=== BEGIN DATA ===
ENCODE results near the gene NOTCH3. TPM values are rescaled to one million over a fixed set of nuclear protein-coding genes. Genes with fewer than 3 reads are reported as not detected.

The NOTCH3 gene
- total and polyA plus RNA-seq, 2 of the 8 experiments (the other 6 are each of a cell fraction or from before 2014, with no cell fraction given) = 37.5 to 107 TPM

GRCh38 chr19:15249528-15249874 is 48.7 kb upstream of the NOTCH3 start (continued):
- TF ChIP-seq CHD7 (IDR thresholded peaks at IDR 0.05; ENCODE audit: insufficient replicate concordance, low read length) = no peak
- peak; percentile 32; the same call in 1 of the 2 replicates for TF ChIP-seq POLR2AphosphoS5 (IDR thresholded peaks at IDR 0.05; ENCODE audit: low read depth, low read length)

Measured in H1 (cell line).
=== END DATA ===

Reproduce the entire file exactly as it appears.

ENCODE results near the gene NOTCH3. TPM values are rescaled to one million over a fixed set of nuclear protein-coding genes. Genes with fewer than 3 reads are reported as not detected.

The NOTCH3 gene
- total and polyA plus RNA-seq, 2 of the 8 experiments (the other 6 are each of a cell fraction or from before 2014, with no cell fraction given) = 37.5 to 107 TPM

GRCh38 chr19:15249528-15249874 is 48.7 kb upstream of the NOTCH3 start (continued):
- TF ChIP-seq CHD7 (IDR thresholded peaks at IDR 0.05; ENCODE audit: insufficient replicate concordance, low read length) = no peak
- peak; percentile 32; the same call in 1 of the 2 replicates for TF ChIP-seq POLR2AphosphoS5 (IDR thresholded peaks at IDR 0.05; ENCODE audit: low read depth, low read length)

Measured in H1 (cell line).